Tough line by Kuwaitis sees country's expat population fall
Expats have fled Kuwait in substantial numbers in the past year, new official figures show.
And local reports suggest that the fall of almost one-fifth in the Middle Eastern state's expat population is down to tougher lines being taken by law enforcement agencies against people who break Kuwaiti laws.
This includes deporting people whose visas are not correct, as well as some who have been involved in criminal activity, according to the Daily Telegraph.
It quoted an official who told The Kuwait Times: "There are many bogus companies that are trafficking workers, thereby spoiling Kuwait’s reputation".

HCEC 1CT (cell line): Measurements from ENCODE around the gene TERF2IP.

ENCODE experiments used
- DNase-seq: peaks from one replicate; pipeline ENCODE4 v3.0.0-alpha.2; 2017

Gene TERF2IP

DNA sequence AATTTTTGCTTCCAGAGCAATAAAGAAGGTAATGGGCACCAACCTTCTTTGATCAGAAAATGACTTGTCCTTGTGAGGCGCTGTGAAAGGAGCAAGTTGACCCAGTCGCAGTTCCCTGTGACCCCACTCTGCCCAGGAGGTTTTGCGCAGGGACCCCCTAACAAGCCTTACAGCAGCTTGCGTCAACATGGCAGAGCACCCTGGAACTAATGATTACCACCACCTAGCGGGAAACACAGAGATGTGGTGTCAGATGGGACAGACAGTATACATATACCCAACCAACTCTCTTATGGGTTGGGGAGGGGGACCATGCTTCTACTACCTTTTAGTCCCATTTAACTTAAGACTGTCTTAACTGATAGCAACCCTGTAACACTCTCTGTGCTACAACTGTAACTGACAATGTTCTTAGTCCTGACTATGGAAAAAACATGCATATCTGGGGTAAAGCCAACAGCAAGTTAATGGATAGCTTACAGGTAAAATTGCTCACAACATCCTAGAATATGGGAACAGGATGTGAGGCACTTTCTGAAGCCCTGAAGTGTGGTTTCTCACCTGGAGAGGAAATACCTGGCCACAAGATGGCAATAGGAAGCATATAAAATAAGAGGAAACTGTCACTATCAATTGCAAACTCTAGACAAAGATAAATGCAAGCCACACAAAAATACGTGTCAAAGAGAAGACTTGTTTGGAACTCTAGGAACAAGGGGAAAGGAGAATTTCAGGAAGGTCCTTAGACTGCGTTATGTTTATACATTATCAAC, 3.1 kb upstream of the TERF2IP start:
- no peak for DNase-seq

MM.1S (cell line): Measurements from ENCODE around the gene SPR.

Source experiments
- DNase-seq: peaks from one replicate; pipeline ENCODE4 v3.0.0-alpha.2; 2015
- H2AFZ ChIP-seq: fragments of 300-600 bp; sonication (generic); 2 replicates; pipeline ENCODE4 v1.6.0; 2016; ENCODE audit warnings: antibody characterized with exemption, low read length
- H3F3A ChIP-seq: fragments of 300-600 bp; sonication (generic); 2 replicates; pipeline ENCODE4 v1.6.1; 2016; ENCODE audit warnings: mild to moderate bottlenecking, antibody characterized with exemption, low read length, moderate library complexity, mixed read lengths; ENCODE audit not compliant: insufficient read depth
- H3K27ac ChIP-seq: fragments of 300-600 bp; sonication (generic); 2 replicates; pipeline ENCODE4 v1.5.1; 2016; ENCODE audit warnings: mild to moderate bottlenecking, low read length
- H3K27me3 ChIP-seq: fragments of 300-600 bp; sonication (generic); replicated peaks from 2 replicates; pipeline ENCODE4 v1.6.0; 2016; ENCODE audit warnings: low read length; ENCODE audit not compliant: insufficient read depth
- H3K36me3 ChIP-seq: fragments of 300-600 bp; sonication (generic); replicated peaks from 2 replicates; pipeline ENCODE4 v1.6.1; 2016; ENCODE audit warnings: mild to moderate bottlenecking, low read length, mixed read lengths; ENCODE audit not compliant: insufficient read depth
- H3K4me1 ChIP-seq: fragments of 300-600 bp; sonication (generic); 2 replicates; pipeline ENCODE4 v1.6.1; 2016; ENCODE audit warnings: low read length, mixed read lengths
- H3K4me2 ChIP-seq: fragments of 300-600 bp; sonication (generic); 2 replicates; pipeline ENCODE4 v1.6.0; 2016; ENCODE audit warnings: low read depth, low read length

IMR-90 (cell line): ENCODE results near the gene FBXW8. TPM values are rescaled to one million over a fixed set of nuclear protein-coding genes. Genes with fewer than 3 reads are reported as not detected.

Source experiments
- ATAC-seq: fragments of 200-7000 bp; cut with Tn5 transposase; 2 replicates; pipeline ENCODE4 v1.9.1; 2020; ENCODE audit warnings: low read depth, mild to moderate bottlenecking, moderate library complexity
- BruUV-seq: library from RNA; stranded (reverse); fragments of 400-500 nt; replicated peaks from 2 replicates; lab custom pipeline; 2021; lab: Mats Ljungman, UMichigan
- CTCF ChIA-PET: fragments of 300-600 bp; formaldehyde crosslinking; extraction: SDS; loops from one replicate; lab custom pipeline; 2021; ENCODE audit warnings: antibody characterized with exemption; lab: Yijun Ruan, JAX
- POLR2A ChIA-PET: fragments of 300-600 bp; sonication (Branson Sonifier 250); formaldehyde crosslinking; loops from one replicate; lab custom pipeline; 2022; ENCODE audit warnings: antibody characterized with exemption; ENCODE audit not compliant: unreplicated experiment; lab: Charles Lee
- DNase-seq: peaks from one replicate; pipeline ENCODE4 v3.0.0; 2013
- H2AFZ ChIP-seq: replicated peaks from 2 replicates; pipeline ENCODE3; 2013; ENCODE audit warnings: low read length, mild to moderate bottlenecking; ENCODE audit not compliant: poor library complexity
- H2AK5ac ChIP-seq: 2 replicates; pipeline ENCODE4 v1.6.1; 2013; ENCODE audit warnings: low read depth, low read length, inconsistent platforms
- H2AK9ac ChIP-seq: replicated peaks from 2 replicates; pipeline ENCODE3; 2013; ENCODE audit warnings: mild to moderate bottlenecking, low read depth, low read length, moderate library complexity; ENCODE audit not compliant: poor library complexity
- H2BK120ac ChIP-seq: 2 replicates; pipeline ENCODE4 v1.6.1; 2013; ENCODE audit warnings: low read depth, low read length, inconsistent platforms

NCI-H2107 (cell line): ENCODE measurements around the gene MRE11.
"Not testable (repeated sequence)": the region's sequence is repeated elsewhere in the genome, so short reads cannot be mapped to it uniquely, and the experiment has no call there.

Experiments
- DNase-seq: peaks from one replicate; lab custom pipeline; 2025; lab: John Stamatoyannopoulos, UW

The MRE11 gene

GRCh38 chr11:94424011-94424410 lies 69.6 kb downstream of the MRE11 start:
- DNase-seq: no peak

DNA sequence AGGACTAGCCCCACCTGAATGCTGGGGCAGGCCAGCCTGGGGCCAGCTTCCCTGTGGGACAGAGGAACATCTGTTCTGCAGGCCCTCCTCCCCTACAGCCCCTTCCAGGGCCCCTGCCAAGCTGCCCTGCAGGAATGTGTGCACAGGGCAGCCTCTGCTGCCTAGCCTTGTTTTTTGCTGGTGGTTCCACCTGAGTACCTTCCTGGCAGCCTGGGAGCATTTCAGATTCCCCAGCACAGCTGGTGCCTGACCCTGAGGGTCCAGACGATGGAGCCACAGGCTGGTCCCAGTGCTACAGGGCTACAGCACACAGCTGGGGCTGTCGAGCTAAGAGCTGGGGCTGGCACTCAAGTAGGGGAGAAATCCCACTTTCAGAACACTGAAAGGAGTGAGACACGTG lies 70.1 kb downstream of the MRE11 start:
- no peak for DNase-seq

Nevertheless, the Telegraph pointed out, Kuwait is still largely dependent on foreign labour, and two-thirds of its 3.6 million population are understood to be of foreign origin.
The newspaper spoke to Dr Kristian Coates-Ulrichsen, an expert on Kuwait at the London School of Economics, who believed that the security crackdown could be related to last year's 'Arab Spring' uprisings, which had resulted in "governments throughout the region [tightening] their border controls, and [taking] measures to exclude those workers found to have entered illegally".
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